UK - The Local Authority Pension Fund Forum (LAPFF) has received backing from proxy voting advisory services for its shareholder resolution, calling for the apointment of an independent chair to the board of retailer Marks & Spencer (M&S) by July next year.
Sir Stuart Rose was appointed to the roles of both executive chairman and chief executive of the company in 2008 - a breach of the UK combined code on corporate governance - on the basis, it argued, that it would allow the firm to find a suitable successor for Rose, with a commitment to separate the roles again by 2011.
The decision was opposed at the time by 22% of shareholders, including the LAPFF, who warned they would table a resolution for an independent chair if the roles were not split by the next AGM. (See earlier IPE article: LAPFF issues deadline for M&S governance)
The LAPFF, whose members own more than 1% of M&S, confirmed in March that it had tabled the resolution as it believed the board of the company "exhibits a high degree of governance risk". (See earlier IPE article: LAPFF adds pressure for independent M&S chair)
Now less than two weeks before the AGM on 8 July 2009, the LAPFF has confirmed proxy voting advisory services - which advise shareholders how to vote at AGMs - have backed the resolution.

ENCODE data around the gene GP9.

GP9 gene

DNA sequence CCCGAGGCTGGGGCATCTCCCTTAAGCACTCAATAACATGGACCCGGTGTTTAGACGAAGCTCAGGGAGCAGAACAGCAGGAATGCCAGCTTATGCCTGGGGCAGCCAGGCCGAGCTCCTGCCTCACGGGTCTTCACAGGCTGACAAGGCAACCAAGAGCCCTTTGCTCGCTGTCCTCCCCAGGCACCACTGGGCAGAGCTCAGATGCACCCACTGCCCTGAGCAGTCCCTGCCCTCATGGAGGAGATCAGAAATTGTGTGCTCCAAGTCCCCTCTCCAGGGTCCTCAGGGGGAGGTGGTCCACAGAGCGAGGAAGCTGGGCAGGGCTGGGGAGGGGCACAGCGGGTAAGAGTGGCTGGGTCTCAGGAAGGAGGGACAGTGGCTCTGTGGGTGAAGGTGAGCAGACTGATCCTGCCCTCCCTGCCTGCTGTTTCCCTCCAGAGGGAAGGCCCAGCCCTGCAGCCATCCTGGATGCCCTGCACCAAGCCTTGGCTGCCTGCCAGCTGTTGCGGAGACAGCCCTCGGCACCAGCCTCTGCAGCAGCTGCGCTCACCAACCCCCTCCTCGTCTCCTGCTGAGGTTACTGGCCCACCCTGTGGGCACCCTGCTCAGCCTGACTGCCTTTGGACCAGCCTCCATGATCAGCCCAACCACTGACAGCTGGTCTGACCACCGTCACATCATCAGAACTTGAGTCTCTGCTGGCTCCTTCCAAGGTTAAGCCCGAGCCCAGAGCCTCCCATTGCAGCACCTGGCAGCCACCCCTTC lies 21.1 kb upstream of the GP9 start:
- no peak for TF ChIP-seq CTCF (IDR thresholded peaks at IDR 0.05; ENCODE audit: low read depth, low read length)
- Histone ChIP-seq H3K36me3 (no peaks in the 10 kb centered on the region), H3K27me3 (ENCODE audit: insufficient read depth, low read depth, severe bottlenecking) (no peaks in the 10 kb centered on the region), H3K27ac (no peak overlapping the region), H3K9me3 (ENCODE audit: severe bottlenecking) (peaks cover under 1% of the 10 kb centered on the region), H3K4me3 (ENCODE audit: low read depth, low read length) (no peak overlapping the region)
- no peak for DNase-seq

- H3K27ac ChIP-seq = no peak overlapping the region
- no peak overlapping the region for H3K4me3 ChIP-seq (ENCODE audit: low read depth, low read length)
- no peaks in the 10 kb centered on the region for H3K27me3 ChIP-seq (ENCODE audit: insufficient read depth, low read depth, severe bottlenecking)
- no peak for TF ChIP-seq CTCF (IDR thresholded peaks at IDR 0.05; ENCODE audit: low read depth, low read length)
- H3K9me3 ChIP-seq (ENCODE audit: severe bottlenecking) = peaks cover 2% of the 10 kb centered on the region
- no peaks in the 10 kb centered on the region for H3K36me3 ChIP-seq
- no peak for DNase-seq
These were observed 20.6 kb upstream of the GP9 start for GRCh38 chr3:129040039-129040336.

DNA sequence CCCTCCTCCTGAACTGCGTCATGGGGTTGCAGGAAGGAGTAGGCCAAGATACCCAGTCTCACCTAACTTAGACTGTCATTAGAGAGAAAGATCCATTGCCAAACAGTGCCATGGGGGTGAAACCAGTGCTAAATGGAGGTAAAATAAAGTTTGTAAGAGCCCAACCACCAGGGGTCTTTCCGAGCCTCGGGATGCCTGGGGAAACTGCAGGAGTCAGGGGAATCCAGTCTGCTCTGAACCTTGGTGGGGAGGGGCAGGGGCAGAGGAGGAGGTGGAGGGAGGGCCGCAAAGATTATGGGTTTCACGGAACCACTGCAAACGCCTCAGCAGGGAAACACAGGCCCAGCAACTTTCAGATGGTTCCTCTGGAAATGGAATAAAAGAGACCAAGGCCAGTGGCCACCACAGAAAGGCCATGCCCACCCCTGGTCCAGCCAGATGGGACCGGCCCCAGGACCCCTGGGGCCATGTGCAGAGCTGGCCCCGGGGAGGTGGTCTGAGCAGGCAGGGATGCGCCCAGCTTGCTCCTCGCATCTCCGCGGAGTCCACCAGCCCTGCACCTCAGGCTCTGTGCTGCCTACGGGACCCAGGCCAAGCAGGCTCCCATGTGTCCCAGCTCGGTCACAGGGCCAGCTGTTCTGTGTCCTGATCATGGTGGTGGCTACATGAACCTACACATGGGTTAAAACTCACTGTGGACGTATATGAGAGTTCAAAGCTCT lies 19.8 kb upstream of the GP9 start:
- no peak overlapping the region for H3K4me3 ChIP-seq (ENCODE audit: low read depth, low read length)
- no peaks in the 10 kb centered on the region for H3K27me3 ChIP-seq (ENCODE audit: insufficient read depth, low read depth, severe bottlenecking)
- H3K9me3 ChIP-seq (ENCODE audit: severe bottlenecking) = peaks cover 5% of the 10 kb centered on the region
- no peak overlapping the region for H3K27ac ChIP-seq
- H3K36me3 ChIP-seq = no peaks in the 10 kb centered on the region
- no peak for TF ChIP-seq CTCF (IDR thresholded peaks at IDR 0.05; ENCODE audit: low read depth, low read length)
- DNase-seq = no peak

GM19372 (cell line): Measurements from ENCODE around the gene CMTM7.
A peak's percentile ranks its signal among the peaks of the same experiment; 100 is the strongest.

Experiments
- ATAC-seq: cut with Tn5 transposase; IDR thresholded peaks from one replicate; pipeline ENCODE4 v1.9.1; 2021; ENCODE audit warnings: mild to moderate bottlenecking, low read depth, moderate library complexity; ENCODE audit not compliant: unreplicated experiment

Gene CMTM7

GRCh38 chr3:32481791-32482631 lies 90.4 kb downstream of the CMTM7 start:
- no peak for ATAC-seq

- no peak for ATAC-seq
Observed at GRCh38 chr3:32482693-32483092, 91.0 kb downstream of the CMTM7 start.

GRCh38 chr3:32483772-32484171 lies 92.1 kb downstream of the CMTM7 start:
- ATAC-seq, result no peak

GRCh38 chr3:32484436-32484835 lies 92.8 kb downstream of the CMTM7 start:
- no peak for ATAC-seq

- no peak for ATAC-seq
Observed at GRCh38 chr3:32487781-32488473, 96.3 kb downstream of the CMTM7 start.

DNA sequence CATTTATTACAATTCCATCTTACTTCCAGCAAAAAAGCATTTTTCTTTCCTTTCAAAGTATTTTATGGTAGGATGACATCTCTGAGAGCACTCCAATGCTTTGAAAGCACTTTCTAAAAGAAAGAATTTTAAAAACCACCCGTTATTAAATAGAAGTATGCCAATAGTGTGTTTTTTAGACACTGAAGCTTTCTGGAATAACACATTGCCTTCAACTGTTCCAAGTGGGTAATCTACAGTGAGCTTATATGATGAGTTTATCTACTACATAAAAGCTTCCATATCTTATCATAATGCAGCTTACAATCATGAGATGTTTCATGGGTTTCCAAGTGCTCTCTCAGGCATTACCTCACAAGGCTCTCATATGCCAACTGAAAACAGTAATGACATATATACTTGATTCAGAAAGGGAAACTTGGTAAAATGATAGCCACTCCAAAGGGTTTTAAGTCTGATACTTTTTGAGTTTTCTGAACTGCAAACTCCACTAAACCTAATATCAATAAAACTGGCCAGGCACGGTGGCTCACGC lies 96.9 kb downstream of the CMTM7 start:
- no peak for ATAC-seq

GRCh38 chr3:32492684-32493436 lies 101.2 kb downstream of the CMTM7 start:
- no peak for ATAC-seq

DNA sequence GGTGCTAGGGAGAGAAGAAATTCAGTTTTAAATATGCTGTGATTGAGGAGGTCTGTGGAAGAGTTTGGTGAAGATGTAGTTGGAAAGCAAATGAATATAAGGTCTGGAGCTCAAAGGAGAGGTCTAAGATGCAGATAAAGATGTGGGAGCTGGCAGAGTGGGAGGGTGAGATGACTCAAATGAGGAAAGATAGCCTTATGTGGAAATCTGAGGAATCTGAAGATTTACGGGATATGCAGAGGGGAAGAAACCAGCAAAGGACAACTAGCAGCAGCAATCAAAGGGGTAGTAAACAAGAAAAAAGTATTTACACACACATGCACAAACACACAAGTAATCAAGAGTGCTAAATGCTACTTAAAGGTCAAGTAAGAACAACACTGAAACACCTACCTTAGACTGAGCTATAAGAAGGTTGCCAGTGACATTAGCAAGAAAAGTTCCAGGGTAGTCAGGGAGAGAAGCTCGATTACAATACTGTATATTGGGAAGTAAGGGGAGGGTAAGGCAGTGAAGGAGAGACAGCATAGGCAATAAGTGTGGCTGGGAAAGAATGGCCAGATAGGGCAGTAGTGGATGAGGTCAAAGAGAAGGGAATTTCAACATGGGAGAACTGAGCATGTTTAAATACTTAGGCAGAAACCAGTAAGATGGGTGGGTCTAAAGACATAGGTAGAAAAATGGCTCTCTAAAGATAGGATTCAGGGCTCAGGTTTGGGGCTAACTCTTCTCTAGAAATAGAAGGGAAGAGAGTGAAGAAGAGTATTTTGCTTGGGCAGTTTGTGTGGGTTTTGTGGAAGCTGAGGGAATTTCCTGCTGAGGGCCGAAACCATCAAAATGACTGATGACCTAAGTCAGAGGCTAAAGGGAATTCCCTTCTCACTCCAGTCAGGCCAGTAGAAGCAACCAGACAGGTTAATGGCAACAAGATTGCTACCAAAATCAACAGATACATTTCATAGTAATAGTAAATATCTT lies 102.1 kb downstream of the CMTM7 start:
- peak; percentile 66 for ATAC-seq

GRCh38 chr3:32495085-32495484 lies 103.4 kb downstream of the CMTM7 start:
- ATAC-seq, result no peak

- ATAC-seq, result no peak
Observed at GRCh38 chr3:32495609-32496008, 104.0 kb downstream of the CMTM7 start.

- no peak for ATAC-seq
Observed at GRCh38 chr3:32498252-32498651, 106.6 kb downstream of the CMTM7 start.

It claimed RiskMetrics has advised its clients to vote in favour of the resolution, together with PIRC - which helped file the motion - and Glass Lewis, a US proxy firm, while the organisation said the Association of British Insurers (ABI) had 'amber-topped' its report on the company because the resolution required considered judgement by shareholders.
Councillor Ian Greenwood, chairman of the LAPFF, said: "The support we have received from proxy voting advisers is very welcome, and demonstrates that our analysis of the company's governance structure, and how it might be improved, is widely shared."
"It is clear that the market sees the need to separate the chair and chief executive roles, and for M&S to re-enter the governance mainstream as soon as possible," he added.
However, within the notice of the AGM, the company claimed the resolution was not in the best interests of shareholders as the shortened timescale for the separation of the roles "introduces an unnecessary and significant risk", by either delaying the appointment of a CEO or Rose deciding his early departure as chairman would be the signal to leave the Board completely.
It concluded: "The resolution as proposed to shareholders does not enhance the prospect of an orderly succession and, indeed, carries inherent risk that could compromise careful planning. Nor, as it claims, does it avoid the issue becoming a personal referendum as this is exactly how the requisitioned resolution has been, and will be, portrayed.
"The Board believes that the resolution is not in the best interests of the Company, nor its shareholders generally. The directors consequently recommend you vote AGAINST resolution 16 as they intend to do so in respect of their own beneficial holdings."
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